Butchering a BMO

Sorry, buddy!
Forgive me, BMO!

Tonight, I extracted an MTR Octopus card NFC thingamajig and implanted it in a purchased-for-this-purpose hollow BMO figure from, apparently, a 2014 series of McDonald’s Happy Meal toys. This particular BMO toy was dubbed Channel Changin’ BMO because its screen consists of a lenticular-printed sticker that allows it to display multiple facial expressions depending on the angle of view.

The raw materials for this activity.
The materials that went into this build: BMO (at this angle, showing its very-happy face), the doughnut-shaped NFC disc (antenna side up), and a scavenged plastic whatsit that had the makings of a passable lanyard loop. But calling it a build is a wee bit grandiose.

That light green half-circle features two little holes, just large enough to accomodate some mini hex-socket-head stainless steel wood screws I keep on hand. I’ve had a bag of them kicking around here for years, but their original intended purpose has slipped my mind. They’re far too short to be halves of hobby motor shaft couplings, but that’s sure what they resemble. Here’s a closeup of the NFC product:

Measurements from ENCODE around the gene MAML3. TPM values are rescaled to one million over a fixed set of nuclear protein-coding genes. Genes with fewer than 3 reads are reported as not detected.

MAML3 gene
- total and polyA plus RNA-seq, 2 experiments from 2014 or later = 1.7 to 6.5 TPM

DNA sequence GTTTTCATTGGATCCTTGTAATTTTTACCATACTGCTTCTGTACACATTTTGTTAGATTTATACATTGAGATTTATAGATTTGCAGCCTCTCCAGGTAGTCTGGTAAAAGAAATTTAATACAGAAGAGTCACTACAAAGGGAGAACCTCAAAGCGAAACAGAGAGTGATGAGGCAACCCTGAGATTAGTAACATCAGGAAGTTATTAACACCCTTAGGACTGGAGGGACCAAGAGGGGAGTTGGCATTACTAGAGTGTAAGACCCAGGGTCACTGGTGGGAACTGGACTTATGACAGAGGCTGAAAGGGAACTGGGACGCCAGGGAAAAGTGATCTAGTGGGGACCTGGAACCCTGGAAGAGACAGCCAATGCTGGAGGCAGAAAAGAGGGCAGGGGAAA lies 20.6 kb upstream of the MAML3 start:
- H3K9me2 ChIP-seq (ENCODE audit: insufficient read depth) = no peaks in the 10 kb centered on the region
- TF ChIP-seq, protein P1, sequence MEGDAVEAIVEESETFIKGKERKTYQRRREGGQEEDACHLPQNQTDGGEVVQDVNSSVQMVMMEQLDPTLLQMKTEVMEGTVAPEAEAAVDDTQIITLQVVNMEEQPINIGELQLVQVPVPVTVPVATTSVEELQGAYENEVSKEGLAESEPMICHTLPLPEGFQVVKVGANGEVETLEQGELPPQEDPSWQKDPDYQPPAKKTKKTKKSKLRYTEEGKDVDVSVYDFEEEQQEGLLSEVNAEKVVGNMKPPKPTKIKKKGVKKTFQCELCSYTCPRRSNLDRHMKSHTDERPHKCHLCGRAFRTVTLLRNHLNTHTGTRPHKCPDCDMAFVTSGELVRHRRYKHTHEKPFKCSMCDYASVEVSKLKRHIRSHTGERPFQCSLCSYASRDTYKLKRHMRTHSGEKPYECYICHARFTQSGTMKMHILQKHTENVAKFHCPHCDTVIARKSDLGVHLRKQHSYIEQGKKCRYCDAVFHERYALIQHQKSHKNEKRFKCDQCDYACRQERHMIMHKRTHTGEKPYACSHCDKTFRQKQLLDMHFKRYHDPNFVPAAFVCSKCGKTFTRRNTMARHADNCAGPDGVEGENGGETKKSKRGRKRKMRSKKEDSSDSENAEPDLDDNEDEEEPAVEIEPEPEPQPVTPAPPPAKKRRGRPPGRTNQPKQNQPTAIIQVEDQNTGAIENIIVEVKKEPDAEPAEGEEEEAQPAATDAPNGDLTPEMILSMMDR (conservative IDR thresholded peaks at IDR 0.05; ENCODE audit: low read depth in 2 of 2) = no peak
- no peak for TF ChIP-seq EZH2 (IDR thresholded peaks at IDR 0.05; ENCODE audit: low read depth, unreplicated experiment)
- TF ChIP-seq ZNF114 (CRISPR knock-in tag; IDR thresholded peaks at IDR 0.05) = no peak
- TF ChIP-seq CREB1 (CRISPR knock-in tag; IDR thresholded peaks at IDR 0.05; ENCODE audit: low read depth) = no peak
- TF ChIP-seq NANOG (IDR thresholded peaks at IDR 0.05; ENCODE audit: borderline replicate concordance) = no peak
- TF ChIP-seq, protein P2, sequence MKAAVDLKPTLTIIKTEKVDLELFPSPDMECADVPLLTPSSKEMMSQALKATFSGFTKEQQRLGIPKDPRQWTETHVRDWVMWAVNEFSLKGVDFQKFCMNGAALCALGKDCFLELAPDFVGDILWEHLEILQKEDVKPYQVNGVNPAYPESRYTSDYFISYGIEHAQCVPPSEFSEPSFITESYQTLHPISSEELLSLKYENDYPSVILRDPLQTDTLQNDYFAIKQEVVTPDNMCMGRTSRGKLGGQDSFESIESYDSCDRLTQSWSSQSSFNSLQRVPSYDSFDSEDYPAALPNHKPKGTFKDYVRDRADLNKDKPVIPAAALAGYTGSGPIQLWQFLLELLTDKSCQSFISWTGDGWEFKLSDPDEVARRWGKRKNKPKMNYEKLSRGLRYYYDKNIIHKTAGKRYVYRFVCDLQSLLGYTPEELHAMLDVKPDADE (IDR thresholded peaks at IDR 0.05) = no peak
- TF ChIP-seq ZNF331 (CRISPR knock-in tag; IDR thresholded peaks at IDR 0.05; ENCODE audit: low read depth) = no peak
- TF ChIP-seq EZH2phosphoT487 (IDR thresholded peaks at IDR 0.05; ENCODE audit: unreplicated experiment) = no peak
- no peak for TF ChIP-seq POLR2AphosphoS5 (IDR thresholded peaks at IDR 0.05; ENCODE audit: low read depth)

The Octopus card I sliced open contained a Sony NFC-F product.
The Octopus card I disemboweled contained a Sony RC-S893.

At assembly time, the BMO figure had been press-fit or snapped together so firmly that prying it apart without ruining the edges of the front and back halves seemed well night impossible. Wunderbar from the standpoint of potential liability for children choking on BMO parts, of course.

I’m still a cordless rotary multitool greenhorn (this being only my second time using my just-like-a-dremel GRO 12V-35), so the process of opening up BMO’s back with a little abrasive cut-off disc about the size of my thumbnail ended up more grisly plastic-melty than surgically precise.

After smoothing the edges of the hole with some little hand files, I stuffed the toy’s interior with cut-to-size pieces of closed-cell polyethylene foam from a bag of scraps, glued the NFC disc into a condiment cup lid slightly larger across than the width or height of the hole in BMO’s back, wedged it in there on top of the foam, and siliconed over the hole with some LOCTITE 598.

The operation was a success.
All done. Once the Loctite 598 had set, I removed the excess material that I’d smeared across BMO’s back while hamhandedly trying to smooth the silicone, so the end result looks slightly better now.

The shiny, index-finger-sized thing visible in the photo above, just to the lower left of face-down FrankenBMO, is a double-ended hand drill, with a small-orifice collet on one end and a larger-orificed collet on the other. I used it to drill the holes for the screws holding the lanyard hoop onto BMO’s left side, behind its arm.

BMOctopus sure isn’t pretty from the back, but it works!